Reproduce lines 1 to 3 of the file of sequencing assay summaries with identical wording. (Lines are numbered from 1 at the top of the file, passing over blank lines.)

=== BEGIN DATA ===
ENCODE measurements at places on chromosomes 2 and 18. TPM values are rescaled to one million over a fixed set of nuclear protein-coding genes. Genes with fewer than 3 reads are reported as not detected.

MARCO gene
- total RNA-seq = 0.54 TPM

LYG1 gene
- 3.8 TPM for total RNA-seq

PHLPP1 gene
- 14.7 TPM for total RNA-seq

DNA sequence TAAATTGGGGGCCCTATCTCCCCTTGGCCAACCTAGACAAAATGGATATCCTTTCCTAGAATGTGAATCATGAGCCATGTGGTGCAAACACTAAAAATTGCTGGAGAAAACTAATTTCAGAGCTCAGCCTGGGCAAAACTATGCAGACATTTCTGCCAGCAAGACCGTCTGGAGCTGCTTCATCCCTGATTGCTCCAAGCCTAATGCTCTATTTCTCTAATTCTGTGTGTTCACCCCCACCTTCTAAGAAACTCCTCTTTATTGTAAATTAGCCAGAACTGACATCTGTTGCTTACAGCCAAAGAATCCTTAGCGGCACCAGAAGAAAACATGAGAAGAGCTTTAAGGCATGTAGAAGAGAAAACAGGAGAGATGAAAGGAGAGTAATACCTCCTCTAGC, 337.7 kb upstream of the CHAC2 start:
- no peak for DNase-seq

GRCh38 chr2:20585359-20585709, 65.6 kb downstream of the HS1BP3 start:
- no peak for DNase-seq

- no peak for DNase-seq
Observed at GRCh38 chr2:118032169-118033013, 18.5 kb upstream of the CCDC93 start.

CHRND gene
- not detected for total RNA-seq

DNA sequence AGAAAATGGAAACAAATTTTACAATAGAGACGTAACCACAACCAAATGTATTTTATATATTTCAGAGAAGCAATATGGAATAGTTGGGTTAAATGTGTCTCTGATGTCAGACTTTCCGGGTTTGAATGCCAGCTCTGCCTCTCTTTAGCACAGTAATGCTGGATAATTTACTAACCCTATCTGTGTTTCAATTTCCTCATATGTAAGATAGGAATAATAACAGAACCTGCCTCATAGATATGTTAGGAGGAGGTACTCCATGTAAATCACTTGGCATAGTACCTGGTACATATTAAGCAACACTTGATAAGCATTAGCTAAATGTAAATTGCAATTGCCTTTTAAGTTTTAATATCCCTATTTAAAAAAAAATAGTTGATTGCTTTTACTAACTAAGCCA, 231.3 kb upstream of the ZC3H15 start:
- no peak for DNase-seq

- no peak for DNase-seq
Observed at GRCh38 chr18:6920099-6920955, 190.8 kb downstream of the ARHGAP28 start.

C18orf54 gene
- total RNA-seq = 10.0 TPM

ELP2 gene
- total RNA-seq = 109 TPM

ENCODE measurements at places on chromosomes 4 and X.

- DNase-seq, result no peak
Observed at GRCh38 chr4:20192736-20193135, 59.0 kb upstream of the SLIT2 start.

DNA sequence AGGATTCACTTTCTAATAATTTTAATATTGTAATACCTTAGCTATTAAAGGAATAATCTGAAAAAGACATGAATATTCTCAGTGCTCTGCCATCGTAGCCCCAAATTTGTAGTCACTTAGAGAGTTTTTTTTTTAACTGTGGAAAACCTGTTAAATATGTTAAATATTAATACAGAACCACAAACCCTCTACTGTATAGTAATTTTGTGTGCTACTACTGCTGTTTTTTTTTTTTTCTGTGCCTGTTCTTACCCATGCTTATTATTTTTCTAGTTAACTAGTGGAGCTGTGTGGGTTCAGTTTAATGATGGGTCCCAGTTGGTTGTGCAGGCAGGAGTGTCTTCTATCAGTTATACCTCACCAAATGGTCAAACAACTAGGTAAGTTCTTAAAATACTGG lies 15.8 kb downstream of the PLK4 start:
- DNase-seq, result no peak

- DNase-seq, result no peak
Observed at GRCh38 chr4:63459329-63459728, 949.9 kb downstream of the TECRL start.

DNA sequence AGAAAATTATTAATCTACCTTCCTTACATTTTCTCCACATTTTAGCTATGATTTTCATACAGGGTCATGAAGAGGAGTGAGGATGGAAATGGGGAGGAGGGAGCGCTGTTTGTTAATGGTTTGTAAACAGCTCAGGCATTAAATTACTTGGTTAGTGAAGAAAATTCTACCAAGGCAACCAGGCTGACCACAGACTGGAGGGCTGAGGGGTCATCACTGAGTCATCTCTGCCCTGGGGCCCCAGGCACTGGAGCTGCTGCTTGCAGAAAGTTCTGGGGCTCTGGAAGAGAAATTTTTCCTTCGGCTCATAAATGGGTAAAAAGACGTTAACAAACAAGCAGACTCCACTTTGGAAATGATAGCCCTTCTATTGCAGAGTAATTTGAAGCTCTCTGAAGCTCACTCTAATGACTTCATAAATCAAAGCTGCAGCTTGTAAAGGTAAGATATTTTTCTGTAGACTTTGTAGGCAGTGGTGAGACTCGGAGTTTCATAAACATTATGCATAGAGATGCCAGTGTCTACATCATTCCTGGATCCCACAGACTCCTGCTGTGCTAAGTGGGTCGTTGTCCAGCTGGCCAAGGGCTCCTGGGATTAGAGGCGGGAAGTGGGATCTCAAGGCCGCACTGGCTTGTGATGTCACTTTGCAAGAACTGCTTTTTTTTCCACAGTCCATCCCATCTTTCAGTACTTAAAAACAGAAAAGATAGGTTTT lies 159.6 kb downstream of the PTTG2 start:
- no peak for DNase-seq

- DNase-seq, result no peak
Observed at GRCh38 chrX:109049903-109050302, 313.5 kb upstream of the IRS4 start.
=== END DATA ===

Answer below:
ENCODE measurements at places on chromosomes 2 and 18. TPM values are rescaled to one million over a fixed set of nuclear protein-coding genes. Genes with fewer than 3 reads are reported as not detected.

MARCO gene
- total RNA-seq = 0.54 TPM